Of course, the pleasant-tasting Biryani is undoubtedly the Indians’ favourite dish. What does biryani mean to you? If asked, every one of us would put forth our love towards the dish but we do not realize the real reason for the obsession with the finger-licking dish. However, we have varieties of biryani existing in different parts of India which would stand unique with their mouth-watering quality. Even though biryani is considered to be an aboriginal dish of India, it has made its way from a longer distance. It is acquired from the Persian word ‘Birian – fried before cooking’ and also Birnj, which is the Persian word for rice though. And we have several histories behind biryani and how it made its way to India. So, let’s add up a flavoursome story to a delicious dish, Biryani.
THE HISTORY OF BIRYANI:
Biryani has its own classic story which flows as that the Turk-Mongol conqueror named Timur, brought the progenitor to the biryani with him long back when he arrived in India in 1398. It is believed that the war campaign diet of Timur’s army was an earthen pot full of a concoction of rice, spices and the available meats would be buried in a hot pit. Later, the succulent dish was served to the warriors. However, there is another legend that runs as the dish was brought to the southern Malabar coast of India by Arab traders who were believed to be frequent visitors over there. Have you heard of Oon Soru in Tamil Literature? Oon Soru was believed to be made of rice, ghee, meat, turmeric coriander, pepper, and bay leaf and it was this luscious dish that has been recorded in Tamil literature and was served to the military warriors.
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Here is one interesting thing disclosed Mumtaz, who inspired Shah Jahan to build one of the wonders of the world, once visited the army and found the Mughal soldiers feeble. She ordered the chef to prepare a scrumptiously special dish with the amalgamation of meat and rice, to offer nutrition to the soldiers and that’s how aromatic biryani came into existence. Meat, spices, and saffron were added to the ghee-fried rice before cooking the concoction over a wood fire. Meanwhile, you could have heard about Hydrabadi biryani or you at least wished to taste it once in your lifetime at Hyderabad. Here is where the Nizams of Hyderabad and Nawabs of Lucknow emerged as famous for their modulation of biryani which stands with unique taste until now.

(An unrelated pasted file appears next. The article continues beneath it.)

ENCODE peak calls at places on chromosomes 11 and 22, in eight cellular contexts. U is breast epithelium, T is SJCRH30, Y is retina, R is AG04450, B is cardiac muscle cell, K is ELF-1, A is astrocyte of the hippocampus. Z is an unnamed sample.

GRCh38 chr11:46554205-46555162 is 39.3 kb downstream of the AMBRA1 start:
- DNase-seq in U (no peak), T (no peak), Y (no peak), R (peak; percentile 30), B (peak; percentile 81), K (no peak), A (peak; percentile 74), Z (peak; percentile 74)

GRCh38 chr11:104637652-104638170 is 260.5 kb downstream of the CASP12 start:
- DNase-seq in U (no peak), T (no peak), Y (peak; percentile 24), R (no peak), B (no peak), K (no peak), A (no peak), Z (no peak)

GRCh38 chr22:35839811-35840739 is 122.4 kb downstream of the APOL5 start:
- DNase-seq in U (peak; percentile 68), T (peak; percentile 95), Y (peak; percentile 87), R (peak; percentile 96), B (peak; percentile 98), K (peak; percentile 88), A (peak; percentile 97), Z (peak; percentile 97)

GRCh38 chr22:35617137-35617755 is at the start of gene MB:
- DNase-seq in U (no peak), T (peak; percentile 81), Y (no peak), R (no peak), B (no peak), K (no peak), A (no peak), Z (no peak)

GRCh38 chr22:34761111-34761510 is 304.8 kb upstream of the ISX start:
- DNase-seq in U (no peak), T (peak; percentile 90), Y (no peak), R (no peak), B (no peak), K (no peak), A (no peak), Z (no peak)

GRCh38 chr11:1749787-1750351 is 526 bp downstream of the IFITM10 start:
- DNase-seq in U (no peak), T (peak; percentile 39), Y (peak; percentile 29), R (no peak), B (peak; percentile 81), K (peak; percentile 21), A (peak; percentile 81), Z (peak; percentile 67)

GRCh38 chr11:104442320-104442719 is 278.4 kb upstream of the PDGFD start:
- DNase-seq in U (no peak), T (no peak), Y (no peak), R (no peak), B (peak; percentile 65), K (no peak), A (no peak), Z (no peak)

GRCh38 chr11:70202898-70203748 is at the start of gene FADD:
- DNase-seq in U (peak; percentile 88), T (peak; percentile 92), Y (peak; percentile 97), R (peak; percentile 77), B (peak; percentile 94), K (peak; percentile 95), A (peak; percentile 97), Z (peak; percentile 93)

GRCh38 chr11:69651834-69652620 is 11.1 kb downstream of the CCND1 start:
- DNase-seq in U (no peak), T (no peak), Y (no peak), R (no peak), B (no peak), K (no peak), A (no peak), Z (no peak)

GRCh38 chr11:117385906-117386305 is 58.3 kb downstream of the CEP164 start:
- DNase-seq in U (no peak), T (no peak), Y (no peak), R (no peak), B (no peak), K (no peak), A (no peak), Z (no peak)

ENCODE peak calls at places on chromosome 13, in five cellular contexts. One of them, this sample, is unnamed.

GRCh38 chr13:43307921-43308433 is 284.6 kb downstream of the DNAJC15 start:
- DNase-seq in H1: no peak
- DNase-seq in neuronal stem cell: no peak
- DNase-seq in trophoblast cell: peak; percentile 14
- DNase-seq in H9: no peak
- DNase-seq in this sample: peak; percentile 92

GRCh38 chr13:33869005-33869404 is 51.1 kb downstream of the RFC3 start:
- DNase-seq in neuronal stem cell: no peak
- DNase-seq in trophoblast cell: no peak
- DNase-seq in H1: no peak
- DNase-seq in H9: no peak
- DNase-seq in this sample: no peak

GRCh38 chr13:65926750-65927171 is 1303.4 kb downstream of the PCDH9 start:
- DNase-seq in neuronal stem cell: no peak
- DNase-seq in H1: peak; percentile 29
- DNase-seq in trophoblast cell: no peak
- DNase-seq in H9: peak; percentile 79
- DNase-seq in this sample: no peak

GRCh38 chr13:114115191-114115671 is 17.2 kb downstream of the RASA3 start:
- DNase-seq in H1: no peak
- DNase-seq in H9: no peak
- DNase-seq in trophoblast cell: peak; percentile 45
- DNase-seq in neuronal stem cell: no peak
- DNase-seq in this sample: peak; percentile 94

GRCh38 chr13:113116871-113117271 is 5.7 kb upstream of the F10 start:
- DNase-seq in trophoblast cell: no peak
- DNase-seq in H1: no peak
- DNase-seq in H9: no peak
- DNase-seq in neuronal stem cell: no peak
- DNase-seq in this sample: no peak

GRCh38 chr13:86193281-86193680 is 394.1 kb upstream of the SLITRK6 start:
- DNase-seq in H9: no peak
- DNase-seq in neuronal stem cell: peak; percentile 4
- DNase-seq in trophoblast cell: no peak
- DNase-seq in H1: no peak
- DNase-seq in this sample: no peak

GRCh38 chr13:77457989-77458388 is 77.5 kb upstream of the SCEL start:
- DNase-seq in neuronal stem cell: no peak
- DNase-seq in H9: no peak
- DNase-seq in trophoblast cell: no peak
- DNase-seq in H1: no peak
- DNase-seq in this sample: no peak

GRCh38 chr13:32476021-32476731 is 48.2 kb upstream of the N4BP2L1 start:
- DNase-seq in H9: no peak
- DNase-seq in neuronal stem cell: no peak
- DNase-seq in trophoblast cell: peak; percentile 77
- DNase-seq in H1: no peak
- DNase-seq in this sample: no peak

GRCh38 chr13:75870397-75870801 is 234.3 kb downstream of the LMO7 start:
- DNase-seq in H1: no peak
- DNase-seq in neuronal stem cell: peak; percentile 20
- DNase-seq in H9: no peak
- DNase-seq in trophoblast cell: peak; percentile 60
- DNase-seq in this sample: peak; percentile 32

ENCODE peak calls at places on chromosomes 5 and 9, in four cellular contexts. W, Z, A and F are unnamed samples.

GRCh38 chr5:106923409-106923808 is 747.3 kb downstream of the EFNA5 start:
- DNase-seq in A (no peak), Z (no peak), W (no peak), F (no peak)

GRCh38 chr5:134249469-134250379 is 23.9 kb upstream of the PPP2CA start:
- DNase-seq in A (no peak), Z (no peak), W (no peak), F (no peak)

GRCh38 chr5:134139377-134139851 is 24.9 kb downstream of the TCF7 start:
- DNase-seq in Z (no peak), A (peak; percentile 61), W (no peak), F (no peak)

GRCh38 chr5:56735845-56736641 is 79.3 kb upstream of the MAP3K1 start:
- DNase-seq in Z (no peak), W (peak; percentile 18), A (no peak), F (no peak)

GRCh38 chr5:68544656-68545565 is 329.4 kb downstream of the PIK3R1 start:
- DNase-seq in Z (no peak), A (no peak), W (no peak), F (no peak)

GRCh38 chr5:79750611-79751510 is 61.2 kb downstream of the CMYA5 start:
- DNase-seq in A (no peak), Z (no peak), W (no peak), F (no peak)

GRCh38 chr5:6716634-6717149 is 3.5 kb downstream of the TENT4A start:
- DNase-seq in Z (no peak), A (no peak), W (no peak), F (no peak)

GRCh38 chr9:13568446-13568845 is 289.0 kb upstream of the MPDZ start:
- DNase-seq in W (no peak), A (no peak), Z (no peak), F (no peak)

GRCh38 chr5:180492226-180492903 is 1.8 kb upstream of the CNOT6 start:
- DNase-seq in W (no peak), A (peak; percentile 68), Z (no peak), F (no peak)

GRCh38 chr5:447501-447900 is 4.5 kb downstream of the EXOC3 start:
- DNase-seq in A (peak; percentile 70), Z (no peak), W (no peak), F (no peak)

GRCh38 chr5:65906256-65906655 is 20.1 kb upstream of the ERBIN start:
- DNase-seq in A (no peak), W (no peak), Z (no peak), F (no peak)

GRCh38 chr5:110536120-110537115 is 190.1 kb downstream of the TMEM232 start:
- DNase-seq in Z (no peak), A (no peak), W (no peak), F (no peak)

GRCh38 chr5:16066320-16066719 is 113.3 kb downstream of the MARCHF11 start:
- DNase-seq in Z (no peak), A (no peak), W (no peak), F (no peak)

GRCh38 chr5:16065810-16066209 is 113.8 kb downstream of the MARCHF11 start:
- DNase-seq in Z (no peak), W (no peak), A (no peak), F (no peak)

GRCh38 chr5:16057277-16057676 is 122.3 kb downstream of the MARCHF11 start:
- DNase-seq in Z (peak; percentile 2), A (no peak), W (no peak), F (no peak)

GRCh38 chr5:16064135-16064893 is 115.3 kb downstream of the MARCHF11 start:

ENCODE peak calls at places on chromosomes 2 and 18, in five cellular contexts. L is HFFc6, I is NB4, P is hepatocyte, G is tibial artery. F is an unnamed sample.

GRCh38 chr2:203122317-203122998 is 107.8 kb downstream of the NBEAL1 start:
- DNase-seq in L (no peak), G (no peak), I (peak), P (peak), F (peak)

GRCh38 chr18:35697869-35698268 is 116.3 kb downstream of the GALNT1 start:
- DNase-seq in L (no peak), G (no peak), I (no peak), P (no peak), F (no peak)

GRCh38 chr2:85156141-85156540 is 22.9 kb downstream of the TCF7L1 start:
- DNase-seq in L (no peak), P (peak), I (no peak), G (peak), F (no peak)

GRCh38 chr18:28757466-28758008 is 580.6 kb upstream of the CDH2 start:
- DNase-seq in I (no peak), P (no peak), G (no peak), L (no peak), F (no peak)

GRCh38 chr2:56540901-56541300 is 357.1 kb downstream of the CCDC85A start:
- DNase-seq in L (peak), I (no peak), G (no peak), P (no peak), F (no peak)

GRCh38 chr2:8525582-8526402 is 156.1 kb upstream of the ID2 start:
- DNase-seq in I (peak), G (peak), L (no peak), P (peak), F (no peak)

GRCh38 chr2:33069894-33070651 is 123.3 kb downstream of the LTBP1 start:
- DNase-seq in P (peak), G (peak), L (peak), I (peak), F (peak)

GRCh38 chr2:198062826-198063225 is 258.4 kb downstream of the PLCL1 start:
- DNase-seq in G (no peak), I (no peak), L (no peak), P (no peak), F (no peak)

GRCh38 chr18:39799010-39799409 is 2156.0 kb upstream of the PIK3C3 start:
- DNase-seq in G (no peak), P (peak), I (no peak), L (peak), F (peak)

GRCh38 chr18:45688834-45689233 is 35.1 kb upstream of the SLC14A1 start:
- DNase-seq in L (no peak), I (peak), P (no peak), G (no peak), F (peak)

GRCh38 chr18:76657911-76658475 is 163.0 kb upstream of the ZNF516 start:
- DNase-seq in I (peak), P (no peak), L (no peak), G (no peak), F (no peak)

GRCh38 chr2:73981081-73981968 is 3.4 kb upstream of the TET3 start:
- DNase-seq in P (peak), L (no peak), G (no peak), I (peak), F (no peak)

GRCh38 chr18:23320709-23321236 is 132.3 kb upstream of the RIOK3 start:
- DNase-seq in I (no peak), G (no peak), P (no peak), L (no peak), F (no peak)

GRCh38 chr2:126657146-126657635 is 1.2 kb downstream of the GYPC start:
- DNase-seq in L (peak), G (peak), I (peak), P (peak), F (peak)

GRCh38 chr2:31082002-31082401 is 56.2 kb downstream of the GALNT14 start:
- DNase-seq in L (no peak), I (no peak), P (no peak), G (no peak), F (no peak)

The traditional way of preparing the country’s favourite dish was that slow breathing oven method (in Persian) or “dhum pukht” which was used to make biryani. And in this method, the ingredients are mixed in a pot and slow-cooked over the charcoal or it was cooked from the top, in order to allow the steam to do wonders to the taste buds. Then, the pot was sealed at the edges with the malleable mixture of flour and liquid, which thus permits the steaming meat to jumble its flavourable juice with the rice to be well-cooked. However, spices play a vital role in preparing the yum-yum biryani. Other than that meat or chicken is known to be the indispensable ingredient and also coastal varieties such as fish, prawns and crabs are used. Even in the medieval period, they used rose water, edible ittar and kewra water in Biriyani.
So, we have different methods of preparing amazingly delicious food in the northern part of India and the southern part of India. To name a few – Lucknowi biryani, Mughlai biryani, Hyderabadi biryani, Dindigul biryani, Memoni biryani, Thalassery biryani, Bombay biryani, Malabar biryani, Beary biryani, etc. No matter what all these types have been incorporated with the unique taste, which we Indians would binge on.
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